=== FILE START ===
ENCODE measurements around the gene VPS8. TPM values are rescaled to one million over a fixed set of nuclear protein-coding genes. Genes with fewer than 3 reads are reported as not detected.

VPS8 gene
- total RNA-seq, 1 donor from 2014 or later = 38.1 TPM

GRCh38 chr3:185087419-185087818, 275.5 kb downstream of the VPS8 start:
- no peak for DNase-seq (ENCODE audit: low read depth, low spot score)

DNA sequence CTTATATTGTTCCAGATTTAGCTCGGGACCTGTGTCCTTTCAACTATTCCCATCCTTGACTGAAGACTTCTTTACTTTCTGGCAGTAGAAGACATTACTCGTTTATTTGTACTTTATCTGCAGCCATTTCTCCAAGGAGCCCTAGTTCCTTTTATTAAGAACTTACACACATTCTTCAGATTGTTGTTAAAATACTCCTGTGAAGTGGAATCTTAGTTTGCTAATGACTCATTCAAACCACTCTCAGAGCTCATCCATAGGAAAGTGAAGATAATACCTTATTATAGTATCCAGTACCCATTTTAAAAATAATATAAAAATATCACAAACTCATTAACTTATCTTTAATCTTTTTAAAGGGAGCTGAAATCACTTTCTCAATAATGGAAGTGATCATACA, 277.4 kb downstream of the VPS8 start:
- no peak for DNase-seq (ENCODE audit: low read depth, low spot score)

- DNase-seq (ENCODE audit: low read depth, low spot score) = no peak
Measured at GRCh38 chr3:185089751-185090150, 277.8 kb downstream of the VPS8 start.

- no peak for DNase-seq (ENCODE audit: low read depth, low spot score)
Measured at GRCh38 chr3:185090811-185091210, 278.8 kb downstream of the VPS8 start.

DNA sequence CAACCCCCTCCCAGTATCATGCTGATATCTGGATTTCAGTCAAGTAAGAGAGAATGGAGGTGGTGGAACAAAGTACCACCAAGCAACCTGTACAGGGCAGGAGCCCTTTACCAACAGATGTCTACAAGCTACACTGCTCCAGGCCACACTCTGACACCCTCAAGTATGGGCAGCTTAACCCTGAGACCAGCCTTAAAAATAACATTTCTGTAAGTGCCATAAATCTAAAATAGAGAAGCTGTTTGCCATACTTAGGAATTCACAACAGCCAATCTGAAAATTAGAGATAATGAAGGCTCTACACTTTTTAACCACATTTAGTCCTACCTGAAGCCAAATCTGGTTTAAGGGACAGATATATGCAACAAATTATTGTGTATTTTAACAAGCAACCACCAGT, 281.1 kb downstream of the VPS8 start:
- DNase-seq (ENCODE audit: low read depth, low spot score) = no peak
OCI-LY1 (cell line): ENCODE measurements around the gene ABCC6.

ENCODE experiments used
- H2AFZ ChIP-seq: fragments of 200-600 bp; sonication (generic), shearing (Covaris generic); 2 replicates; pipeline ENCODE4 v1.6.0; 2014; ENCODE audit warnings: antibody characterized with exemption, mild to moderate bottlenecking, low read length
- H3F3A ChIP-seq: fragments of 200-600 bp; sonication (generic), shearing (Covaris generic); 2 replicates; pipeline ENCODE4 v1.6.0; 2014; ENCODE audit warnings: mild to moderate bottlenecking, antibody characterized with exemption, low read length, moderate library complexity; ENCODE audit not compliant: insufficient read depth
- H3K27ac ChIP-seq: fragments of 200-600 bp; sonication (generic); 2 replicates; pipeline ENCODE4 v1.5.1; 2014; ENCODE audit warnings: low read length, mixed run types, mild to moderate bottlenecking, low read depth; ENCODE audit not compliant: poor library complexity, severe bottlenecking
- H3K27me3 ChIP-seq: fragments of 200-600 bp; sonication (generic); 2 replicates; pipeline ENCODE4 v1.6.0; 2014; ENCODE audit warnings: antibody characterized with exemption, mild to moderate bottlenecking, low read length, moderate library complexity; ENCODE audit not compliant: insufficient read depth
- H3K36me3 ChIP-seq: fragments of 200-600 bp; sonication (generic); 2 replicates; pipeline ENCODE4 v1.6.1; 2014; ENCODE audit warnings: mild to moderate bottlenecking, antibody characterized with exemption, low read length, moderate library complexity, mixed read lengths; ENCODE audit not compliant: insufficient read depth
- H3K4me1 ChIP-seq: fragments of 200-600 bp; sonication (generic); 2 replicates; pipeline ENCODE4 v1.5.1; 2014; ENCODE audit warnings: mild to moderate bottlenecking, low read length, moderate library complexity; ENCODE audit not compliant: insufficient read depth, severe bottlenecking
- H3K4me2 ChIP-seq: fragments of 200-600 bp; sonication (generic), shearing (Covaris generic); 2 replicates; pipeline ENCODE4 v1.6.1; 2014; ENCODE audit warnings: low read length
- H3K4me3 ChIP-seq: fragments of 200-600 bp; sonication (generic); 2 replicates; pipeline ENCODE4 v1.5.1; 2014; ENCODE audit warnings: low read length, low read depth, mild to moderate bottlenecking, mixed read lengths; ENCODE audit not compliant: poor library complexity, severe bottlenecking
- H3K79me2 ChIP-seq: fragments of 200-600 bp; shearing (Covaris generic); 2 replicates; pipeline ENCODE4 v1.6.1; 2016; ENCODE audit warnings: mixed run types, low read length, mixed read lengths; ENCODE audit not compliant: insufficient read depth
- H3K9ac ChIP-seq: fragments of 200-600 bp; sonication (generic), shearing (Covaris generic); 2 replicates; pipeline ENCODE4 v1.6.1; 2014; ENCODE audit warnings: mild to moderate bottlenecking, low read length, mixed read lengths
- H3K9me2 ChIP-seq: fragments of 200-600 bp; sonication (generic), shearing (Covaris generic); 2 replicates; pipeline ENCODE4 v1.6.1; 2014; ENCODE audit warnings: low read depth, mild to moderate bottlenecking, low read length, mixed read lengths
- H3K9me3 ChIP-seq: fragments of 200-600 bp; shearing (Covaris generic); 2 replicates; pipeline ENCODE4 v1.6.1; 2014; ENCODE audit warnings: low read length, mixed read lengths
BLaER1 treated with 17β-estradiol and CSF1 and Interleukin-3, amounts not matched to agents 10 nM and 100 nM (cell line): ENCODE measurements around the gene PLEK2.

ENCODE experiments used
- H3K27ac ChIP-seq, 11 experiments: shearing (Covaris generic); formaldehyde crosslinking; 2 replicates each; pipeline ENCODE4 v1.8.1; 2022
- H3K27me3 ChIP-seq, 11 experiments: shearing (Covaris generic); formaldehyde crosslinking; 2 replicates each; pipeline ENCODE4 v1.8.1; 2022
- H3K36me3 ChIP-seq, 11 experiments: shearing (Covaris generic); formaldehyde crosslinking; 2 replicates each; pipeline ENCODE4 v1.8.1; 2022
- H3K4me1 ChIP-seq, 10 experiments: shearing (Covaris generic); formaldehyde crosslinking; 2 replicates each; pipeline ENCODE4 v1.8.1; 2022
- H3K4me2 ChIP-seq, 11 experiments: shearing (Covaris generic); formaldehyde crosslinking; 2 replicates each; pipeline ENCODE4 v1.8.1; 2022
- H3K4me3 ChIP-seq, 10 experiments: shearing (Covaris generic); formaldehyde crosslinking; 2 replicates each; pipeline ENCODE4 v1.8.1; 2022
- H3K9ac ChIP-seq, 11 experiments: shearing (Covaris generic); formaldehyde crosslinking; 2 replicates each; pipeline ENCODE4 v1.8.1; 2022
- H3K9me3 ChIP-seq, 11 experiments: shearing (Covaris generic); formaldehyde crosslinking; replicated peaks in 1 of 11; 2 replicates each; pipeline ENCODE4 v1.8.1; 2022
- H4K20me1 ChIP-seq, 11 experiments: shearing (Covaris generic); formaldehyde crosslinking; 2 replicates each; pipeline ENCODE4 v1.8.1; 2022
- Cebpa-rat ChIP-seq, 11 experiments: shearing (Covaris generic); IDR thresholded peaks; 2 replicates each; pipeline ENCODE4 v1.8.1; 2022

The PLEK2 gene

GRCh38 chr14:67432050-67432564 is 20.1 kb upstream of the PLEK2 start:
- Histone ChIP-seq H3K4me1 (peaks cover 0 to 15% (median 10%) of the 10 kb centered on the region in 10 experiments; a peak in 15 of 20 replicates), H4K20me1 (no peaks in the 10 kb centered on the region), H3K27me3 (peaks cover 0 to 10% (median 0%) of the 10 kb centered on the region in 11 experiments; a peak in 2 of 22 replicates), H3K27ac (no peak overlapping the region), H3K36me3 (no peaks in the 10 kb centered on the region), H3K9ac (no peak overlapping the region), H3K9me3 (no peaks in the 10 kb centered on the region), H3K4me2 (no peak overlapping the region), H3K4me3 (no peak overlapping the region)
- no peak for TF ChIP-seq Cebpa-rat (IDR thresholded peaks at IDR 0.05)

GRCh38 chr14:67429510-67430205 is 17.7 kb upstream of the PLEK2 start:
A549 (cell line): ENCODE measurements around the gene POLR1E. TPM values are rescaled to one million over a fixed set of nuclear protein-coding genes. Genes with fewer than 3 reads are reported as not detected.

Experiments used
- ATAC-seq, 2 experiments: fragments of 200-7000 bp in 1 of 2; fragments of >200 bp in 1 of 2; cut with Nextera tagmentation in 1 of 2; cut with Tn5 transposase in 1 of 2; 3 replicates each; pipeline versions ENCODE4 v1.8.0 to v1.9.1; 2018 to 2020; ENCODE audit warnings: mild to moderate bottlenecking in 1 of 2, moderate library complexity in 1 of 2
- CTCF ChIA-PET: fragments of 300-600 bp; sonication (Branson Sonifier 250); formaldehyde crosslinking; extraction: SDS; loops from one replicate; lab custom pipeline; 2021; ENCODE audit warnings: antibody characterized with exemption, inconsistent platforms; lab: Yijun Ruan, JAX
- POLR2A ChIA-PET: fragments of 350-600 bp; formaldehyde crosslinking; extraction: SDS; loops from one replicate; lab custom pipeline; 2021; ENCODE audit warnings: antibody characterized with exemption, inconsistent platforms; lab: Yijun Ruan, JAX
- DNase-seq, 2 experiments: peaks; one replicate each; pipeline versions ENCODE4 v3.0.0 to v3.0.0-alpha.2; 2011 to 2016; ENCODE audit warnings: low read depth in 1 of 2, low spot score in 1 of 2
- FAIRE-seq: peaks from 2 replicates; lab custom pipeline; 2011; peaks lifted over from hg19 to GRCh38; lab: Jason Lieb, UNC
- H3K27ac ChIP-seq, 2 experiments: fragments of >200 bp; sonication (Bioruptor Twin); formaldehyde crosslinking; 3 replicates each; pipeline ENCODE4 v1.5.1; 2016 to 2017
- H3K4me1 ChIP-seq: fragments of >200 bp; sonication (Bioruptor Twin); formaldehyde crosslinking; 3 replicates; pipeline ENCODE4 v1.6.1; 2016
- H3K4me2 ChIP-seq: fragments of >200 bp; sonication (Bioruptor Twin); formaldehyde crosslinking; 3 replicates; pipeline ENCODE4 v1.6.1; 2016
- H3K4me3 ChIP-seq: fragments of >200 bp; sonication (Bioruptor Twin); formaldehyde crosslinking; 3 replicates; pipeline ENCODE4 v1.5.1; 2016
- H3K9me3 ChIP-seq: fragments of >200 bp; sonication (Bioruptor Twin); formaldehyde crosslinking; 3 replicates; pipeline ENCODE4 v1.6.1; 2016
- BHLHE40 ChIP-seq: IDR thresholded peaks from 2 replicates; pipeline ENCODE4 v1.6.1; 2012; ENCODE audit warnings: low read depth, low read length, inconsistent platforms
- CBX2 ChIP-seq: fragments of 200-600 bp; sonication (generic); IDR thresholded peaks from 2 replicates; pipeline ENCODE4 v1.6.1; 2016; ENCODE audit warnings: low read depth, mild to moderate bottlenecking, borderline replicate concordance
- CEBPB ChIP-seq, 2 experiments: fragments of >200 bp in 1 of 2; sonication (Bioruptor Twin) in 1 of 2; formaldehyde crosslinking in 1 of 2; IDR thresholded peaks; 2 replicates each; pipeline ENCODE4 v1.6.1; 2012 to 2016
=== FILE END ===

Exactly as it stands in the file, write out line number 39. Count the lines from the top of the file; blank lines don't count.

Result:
- Cebpa-rat ChIP-seq, 11 experiments: shearing (Covaris generic); IDR thresholded peaks; 2 replicates each; pipeline ENCODE4 v1.8.1; 2022